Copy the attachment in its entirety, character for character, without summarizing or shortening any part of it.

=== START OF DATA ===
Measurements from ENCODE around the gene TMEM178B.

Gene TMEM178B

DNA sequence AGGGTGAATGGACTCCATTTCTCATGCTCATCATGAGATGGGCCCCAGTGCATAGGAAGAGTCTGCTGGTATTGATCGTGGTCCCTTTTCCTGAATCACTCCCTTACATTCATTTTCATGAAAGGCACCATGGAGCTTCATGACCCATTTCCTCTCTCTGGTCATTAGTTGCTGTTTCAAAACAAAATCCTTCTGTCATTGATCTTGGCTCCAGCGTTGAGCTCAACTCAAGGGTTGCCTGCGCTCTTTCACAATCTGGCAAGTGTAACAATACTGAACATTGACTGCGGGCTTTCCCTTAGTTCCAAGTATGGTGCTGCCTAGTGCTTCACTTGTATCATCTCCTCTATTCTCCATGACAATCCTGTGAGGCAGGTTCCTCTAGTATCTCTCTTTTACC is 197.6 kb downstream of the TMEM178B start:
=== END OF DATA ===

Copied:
Measurements from ENCODE around the gene TMEM178B.

Gene TMEM178B

DNA sequence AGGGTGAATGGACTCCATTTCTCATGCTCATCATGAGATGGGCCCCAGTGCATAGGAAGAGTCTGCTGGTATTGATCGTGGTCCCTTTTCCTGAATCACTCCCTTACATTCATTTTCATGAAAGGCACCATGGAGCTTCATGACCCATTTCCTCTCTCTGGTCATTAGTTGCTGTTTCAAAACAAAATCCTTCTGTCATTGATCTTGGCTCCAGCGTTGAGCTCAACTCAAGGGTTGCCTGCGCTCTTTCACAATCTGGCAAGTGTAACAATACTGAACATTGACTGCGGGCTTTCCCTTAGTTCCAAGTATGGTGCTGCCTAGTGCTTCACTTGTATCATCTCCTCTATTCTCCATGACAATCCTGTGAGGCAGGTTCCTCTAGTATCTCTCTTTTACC is 197.6 kb downstream of the TMEM178B start: